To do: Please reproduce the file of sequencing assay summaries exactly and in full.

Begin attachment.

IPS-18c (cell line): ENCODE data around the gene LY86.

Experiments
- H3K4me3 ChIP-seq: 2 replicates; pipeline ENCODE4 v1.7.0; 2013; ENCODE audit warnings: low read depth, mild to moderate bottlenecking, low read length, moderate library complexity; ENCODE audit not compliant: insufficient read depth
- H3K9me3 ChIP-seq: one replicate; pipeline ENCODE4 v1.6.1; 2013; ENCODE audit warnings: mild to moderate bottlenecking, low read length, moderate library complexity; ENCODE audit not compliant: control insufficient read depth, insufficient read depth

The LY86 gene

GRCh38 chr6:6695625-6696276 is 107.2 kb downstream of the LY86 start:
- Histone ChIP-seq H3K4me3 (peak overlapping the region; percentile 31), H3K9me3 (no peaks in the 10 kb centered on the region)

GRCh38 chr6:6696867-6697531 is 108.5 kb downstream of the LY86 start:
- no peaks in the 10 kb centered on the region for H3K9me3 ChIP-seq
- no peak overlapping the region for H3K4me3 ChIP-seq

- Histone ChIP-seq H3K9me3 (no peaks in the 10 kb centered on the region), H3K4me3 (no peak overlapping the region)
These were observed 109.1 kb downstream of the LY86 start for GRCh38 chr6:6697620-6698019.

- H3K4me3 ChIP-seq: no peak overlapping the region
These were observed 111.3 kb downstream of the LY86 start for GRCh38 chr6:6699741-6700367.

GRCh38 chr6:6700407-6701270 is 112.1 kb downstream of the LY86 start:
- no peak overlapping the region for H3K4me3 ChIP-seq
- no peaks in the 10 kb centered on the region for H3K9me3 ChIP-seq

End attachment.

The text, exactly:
IPS-18c (cell line): ENCODE data around the gene LY86.

Experiments
- H3K4me3 ChIP-seq: 2 replicates; pipeline ENCODE4 v1.7.0; 2013; ENCODE audit warnings: low read depth, mild to moderate bottlenecking, low read length, moderate library complexity; ENCODE audit not compliant: insufficient read depth
- H3K9me3 ChIP-seq: one replicate; pipeline ENCODE4 v1.6.1; 2013; ENCODE audit warnings: mild to moderate bottlenecking, low read length, moderate library complexity; ENCODE audit not compliant: control insufficient read depth, insufficient read depth

The LY86 gene

GRCh38 chr6:6695625-6696276 is 107.2 kb downstream of the LY86 start:
- Histone ChIP-seq H3K4me3 (peak overlapping the region; percentile 31), H3K9me3 (no peaks in the 10 kb centered on the region)

GRCh38 chr6:6696867-6697531 is 108.5 kb downstream of the LY86 start:
- no peaks in the 10 kb centered on the region for H3K9me3 ChIP-seq
- no peak overlapping the region for H3K4me3 ChIP-seq

- Histone ChIP-seq H3K9me3 (no peaks in the 10 kb centered on the region), H3K4me3 (no peak overlapping the region)
These were observed 109.1 kb downstream of the LY86 start for GRCh38 chr6:6697620-6698019.

- H3K4me3 ChIP-seq: no peak overlapping the region
These were observed 111.3 kb downstream of the LY86 start for GRCh38 chr6:6699741-6700367.

GRCh38 chr6:6700407-6701270 is 112.1 kb downstream of the LY86 start:
- no peak overlapping the region for H3K4me3 ChIP-seq
- no peaks in the 10 kb centered on the region for H3K9me3 ChIP-seq